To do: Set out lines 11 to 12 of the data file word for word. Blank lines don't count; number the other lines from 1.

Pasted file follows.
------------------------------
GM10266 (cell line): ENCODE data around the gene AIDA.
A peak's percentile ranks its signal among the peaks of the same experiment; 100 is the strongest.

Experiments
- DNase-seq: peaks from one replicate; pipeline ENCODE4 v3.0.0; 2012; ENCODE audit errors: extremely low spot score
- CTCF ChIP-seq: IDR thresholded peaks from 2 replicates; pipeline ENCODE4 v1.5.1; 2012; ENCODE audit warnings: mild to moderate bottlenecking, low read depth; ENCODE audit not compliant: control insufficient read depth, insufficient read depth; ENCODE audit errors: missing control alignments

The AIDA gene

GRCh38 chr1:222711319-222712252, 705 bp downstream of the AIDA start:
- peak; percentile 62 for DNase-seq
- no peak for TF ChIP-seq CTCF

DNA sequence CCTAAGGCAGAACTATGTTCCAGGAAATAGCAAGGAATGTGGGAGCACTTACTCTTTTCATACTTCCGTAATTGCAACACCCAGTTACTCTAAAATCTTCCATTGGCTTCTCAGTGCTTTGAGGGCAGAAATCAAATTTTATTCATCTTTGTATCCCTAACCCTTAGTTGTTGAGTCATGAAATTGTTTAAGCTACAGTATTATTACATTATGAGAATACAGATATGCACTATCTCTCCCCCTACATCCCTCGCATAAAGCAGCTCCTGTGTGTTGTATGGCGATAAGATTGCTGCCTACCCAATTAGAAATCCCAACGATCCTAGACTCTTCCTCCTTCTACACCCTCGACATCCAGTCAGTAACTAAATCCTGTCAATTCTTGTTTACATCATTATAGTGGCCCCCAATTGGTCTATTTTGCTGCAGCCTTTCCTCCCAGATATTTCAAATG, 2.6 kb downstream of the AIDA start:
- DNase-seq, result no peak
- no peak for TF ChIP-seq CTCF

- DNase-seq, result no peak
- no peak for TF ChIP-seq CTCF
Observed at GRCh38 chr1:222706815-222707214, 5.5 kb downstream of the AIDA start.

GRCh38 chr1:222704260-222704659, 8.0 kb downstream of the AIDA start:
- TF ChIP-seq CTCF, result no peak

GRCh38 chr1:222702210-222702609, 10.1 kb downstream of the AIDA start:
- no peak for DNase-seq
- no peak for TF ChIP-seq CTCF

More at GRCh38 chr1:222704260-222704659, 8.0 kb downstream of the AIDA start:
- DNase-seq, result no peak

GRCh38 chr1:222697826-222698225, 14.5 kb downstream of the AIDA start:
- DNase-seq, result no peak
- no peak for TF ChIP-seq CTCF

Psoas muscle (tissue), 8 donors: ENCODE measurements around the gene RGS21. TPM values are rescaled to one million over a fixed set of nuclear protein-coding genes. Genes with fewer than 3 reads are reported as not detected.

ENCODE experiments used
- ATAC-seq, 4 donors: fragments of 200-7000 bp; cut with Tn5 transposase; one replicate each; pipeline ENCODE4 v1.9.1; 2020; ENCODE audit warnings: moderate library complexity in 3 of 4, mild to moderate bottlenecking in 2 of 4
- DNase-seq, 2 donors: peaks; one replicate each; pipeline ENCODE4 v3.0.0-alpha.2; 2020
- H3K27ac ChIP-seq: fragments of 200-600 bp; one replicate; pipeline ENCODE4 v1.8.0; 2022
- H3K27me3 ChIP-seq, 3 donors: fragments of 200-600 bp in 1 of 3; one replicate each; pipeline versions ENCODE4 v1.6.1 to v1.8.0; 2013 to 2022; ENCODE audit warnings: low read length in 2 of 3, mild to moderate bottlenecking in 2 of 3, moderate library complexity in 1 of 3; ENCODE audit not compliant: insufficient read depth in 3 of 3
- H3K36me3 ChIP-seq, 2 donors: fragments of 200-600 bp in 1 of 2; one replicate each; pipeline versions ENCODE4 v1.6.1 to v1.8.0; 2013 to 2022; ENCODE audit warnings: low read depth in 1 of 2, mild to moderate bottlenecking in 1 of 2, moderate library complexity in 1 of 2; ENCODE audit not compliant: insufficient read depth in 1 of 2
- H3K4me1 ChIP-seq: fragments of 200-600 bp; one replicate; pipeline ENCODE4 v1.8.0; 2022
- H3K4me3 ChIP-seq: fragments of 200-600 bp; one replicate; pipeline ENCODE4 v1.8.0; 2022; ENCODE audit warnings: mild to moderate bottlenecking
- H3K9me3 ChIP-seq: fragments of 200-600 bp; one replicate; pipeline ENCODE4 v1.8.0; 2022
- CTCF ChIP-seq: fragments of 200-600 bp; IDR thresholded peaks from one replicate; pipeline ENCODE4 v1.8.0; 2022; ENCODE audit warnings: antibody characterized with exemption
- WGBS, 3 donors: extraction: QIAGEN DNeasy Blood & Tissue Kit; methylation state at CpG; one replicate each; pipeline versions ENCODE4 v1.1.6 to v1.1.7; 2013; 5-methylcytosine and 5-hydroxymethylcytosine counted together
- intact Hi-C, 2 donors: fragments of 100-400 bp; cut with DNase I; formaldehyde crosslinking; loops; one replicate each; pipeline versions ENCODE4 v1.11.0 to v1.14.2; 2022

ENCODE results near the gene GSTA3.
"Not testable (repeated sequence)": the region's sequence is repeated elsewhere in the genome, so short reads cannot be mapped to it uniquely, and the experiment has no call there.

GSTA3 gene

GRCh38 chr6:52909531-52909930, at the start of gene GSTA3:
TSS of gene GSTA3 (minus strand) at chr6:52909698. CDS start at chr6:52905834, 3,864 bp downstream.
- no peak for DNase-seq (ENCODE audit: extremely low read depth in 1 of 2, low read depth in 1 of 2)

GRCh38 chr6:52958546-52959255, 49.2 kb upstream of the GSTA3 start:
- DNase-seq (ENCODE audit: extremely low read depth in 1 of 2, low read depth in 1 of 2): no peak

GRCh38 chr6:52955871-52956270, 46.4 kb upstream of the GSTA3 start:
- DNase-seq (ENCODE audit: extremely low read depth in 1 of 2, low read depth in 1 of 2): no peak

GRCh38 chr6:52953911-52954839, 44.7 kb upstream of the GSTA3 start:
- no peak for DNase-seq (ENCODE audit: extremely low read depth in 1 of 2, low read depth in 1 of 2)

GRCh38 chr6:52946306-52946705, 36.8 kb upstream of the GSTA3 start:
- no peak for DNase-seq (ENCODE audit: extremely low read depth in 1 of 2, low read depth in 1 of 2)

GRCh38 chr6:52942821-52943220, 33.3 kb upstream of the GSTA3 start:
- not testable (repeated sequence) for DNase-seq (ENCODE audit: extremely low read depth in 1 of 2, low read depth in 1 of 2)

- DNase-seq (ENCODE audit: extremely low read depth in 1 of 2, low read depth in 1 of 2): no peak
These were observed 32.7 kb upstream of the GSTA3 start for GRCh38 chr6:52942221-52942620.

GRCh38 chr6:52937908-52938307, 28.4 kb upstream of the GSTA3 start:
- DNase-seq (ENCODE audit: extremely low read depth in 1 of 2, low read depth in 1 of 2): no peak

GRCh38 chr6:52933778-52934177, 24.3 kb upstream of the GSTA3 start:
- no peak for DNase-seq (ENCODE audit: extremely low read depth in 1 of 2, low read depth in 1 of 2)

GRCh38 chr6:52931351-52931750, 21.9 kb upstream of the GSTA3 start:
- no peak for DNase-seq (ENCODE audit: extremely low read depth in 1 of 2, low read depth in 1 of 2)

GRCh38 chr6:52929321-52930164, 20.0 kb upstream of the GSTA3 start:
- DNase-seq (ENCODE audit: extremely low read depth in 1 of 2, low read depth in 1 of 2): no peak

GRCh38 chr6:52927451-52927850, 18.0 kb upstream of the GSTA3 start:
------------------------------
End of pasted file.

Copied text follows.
- DNase-seq, result no peak
- no peak for TF ChIP-seq CTCF